U.S. Funds Combat Poachers of Congolese Rhinos, Elephants
WASHINGTON, DC, July 13, 2004 (ENS) - The Bush administration is sending $140,000 in emergency grants to help stop the illegal slaughter of elephants and the last 30 northern white rhinos in Garamba National Park. This World Heritage Site in the Democratic Republic of Congo along the border with Sudan is under seige by poachers who are killing animals and park rangers.
The U.S. Fish and Wildlife Service is awarding the grants to the nonprofit International Rhino Foundation, which is leading the effort to stop poaching by Sudanese marauders, known as "the horsemen," who kill the elephants and rhinos for ivory and horns for sale on the black market, said Interior Secretary Gale Norton announcing the grants on Monday.
"The Sudanese horseman have killed almost 1,000 elephants in the past year and are on the verge of eliminating the last wild population of northern white rhinos," Norton said. "The emergency grants will help train and equip park rangers and allow aerial surveillance by anti-poaching teams."
"These poachers are unscrupulous and violent, motivated by greed," Norton said. "They have systematically destroyed wildlife populations throughout the Central African savannas and now they are focusing on what's left in the Garamba National Park."
Garamba rangers have been overwhelmed by the heavily armed poachers, and two rangers have been killed while defending the park, said Norton.
The International Rhino Foundation (IRF) says that on April 10 park guards had an armed encounter with poachers carrying loads on pack donkeys through the southwest of Garamba National Park.
"About 25 donkeys heavily laden with what must have included ivory and rhino horn and accompanied by four or five people on foot and one on horseback, were found moving rapidly north toward Sudan through the Domaine de Chasse Azande, on the western boundary of the park," the IRF said.
"Since then from both aerial reconnaissance and ground patrols, two rhinos and 12 elephants so far have been found freshly killed in this region that was the last remaining rhino concentration area," the IRF said. "Whole familes have been gunned down, with dead or dying calves lying next to their dead mothers and only the ivory or horn taken."
"If something isn't done immediately, the northern white rhino will probably be lost forever." said Fish and Wildlife Service Director Steve Williams. "We need to give the Garamba rangers the help they need to protect these rare animals."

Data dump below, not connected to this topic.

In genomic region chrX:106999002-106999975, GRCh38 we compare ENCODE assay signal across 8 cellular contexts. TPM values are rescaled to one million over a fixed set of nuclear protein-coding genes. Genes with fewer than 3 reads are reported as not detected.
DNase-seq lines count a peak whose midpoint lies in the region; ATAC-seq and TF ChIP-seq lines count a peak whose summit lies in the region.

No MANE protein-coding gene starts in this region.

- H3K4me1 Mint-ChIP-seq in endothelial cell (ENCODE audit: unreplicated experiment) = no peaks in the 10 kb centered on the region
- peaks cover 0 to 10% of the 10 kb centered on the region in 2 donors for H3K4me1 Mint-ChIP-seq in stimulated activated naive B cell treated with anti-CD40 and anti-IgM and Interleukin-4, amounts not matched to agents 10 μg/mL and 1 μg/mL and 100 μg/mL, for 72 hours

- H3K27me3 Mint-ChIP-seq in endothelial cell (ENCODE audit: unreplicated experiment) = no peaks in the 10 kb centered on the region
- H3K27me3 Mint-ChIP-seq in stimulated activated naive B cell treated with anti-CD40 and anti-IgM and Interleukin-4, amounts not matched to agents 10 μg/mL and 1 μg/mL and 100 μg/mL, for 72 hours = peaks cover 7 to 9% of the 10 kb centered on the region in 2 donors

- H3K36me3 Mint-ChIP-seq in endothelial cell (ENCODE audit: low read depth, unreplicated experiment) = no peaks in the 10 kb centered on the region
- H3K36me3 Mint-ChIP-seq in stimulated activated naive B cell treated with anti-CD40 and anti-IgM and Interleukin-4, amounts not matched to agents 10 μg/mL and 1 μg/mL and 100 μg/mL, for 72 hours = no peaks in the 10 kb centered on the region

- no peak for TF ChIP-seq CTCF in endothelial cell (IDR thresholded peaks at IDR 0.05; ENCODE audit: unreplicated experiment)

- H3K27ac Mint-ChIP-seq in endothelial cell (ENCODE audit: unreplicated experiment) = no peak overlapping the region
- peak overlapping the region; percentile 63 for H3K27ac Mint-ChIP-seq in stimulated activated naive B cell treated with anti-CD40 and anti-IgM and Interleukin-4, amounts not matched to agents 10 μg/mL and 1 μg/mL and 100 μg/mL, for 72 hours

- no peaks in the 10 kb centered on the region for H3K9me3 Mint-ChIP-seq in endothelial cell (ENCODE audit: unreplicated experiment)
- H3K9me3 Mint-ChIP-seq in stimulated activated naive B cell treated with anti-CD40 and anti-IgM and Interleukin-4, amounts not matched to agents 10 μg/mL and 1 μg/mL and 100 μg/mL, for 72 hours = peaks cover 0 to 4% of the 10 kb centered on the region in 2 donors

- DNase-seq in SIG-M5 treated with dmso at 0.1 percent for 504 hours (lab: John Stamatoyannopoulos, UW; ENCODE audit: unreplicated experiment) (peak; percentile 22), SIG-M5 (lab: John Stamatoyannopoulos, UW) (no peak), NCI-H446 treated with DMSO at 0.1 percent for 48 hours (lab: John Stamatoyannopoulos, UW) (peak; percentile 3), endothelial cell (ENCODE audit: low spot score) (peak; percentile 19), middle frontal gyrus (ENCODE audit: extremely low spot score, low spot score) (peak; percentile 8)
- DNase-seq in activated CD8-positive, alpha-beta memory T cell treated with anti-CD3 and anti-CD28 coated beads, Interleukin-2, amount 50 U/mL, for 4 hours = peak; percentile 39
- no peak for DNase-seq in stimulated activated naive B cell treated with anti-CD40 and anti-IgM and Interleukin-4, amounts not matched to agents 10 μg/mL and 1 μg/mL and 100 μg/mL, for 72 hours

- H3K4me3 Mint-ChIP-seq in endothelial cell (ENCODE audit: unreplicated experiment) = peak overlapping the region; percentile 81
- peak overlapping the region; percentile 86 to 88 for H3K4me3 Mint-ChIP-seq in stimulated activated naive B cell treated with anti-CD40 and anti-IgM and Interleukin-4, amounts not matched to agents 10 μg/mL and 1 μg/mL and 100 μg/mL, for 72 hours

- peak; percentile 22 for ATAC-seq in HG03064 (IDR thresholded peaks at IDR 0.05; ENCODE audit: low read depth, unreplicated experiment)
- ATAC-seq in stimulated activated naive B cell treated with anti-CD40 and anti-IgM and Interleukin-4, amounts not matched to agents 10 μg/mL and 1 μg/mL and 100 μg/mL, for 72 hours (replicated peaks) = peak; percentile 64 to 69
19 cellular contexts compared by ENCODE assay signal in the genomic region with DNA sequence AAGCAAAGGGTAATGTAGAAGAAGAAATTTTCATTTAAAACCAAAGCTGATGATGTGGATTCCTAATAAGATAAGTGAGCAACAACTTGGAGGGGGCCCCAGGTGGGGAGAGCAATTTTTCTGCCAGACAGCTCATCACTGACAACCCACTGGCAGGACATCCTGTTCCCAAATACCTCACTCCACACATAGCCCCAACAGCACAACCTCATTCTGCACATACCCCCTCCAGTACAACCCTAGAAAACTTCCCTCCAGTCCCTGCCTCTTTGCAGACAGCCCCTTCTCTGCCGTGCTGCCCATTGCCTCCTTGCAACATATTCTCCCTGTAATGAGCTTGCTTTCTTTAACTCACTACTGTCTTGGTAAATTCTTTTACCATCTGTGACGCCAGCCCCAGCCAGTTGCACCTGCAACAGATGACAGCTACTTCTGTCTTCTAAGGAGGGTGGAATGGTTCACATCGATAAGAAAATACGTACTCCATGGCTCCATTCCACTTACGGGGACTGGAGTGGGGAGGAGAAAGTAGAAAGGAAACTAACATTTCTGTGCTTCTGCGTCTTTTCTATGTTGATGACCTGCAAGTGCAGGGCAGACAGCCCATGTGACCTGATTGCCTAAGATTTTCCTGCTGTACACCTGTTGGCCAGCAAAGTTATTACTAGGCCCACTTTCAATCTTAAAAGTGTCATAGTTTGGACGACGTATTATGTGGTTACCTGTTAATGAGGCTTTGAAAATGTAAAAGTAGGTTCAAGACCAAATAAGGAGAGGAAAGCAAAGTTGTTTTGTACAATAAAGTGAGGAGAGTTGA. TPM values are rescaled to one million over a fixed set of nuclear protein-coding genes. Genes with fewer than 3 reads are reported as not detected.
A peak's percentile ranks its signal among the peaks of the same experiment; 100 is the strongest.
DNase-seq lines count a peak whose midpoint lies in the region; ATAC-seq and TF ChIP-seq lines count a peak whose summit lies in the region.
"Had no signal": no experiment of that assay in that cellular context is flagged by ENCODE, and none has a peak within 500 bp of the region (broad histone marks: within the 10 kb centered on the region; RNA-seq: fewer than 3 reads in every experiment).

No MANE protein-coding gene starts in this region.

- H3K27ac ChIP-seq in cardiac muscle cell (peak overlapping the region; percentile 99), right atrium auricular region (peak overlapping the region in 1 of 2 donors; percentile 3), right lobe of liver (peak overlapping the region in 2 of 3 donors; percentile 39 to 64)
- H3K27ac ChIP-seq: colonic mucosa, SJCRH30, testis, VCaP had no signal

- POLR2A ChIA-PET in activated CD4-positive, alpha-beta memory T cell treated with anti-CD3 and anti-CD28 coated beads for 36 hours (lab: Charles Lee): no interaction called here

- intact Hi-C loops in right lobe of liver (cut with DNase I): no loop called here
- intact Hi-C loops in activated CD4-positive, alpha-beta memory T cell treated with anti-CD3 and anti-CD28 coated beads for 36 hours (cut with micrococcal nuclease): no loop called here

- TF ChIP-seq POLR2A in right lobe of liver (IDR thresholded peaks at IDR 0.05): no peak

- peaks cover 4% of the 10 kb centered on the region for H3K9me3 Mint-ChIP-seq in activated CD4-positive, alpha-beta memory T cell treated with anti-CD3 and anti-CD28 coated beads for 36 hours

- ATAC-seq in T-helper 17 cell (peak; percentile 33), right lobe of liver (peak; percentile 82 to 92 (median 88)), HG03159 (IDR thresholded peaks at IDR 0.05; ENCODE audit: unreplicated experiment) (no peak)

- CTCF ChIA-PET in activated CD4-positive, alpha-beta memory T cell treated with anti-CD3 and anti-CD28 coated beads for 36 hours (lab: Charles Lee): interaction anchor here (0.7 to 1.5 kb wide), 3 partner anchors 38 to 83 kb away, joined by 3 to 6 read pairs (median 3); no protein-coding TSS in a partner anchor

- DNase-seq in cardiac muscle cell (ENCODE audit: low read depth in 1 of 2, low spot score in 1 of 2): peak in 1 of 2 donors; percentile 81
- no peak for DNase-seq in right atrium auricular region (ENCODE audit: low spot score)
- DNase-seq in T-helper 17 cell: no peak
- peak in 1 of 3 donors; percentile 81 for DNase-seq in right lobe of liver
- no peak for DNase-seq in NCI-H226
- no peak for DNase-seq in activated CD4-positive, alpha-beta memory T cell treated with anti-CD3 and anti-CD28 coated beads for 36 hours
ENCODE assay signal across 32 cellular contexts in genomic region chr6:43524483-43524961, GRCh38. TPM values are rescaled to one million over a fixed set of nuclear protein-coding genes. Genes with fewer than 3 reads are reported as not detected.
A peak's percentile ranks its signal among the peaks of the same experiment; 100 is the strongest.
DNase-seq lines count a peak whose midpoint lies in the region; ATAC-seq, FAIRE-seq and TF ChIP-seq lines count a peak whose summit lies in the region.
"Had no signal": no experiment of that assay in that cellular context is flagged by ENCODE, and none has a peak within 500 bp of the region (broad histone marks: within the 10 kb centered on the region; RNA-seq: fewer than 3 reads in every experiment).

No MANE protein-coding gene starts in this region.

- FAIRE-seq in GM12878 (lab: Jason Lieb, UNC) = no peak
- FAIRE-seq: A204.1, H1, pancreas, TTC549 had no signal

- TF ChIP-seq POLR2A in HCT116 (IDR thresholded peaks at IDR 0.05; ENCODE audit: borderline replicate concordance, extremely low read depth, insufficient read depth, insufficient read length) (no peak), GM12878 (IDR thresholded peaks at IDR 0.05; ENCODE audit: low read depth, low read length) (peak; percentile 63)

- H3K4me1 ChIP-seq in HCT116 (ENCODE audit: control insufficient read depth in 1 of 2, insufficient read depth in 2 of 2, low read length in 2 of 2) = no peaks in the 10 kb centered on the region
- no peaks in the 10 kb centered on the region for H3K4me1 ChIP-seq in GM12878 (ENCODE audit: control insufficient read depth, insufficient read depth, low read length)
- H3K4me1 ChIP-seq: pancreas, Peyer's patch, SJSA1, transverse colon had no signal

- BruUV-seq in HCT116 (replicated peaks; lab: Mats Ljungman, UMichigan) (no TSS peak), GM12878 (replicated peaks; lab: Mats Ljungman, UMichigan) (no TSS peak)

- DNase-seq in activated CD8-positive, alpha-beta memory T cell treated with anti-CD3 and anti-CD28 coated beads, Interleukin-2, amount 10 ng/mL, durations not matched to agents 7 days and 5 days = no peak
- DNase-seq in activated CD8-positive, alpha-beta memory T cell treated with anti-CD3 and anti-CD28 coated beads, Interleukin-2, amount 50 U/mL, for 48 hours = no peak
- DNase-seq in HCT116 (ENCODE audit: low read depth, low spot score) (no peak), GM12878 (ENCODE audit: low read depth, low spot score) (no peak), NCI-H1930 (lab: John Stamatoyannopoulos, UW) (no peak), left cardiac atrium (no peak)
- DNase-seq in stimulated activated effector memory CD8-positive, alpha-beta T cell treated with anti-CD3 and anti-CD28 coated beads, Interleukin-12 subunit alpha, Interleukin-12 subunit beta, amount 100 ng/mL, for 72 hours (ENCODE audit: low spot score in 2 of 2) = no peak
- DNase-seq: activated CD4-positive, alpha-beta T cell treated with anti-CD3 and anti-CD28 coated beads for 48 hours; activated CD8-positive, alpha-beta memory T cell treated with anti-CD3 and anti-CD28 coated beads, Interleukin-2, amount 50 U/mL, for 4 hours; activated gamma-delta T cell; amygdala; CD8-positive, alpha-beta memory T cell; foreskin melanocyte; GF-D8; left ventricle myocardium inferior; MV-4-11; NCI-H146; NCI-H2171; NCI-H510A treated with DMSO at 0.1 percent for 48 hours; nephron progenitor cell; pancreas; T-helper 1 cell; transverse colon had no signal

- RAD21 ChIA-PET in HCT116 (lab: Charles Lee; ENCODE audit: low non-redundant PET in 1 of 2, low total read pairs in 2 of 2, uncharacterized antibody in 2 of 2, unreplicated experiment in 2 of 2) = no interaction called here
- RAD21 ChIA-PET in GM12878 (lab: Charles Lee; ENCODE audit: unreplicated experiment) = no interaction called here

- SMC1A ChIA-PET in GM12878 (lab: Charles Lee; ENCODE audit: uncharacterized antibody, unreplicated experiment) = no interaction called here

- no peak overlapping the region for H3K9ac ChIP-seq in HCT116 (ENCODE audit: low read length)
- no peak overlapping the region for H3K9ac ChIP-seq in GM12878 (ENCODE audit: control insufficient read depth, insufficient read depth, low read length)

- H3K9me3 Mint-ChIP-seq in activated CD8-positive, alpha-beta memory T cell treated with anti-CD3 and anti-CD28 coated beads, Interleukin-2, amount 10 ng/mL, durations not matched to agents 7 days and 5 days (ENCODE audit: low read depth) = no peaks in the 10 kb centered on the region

The grants are being issued through the Service's "Wildlife Without Borders" program that administers funds appropriated by Congress for conservation of wild animals and their natural habitats.
A grant of $84,900 is being awarded under the African Elephant Conservation Fund; a second grant in the amount of $55,400 is being awarded from the Rhinoceros and Tiger Conservation Fund. These grants cannot be used to purchase firearms.
The Service expects international conservation organizations and private donors to contribute as much as $150,000 in additional support.
The International Rhino Foundation is working in partnership with other organizations such as Conservation International, the International Elephant Foundation, Save the Rhino International, the Wildlife Conservation Society, the Frankfurt Zoological Society, the World Wildlife Fund, the Zoological Society of London, the World Bank and UNESCO.
In 1980, Garamba National Park was established by the United Nations as a World Heritage Site. In 1996, it was listed as a World Heritage Site in Danger.
The massacre of the last remaining northern white rhinos and the unique elephant population in Garamba "exploded in intensity" during 2003, the IRF said.
In mid-2003 the poachers switched from commercial meat poaching to ivory and rhino horn and "a sweep through the southern sector of the park focused on elephants and rhinos," the IRF said.
The use of pack animals now implies yet another level of organization, back up and distance in the poaching, the IRF believes. Donkeys and horses are not found locally because of tsetse fly. They were coming from Sudan and returning there.
Transborder poaching with pack animals has already been effective in wiping out wildlife populations in the Central African Republic and northwestern Democratic Republic of Congo. "It must be stopped immediately to save Garamba," the IRF said.
Today there are five species and 11 subspecies of rhinos surviving on earth. Two species - black and white - occur in Africa.
In the 19th century, according to WWF, which has been working to conserve the species, the northern white rhino had a wide distribution across the savannas of northern central Africa. As late as 1960, there were more than 2,000 remaining. But widespread poaching took its toll and by 1984 only about 15 individual northern white rhinos survived.
Northern white rhinos are now found only in Garamba National Park in northeastern Democratic Republic of the Congo, although there are unconfirmed reports of a few survivors in southern Sudan, WWF says. Under a strict regime of protection in Garamba, northern white rhinos increased to 32 individuals in 1993, but there are now few survivors.
|International Hydropower Association accused of excluding indigenous peoples and supporting Taib’s corruption USCC Releases Model Rule for Composting Operations ADA Carbon Solutions Announces New Hire of Vice President of Sales and Key Executive Promotions|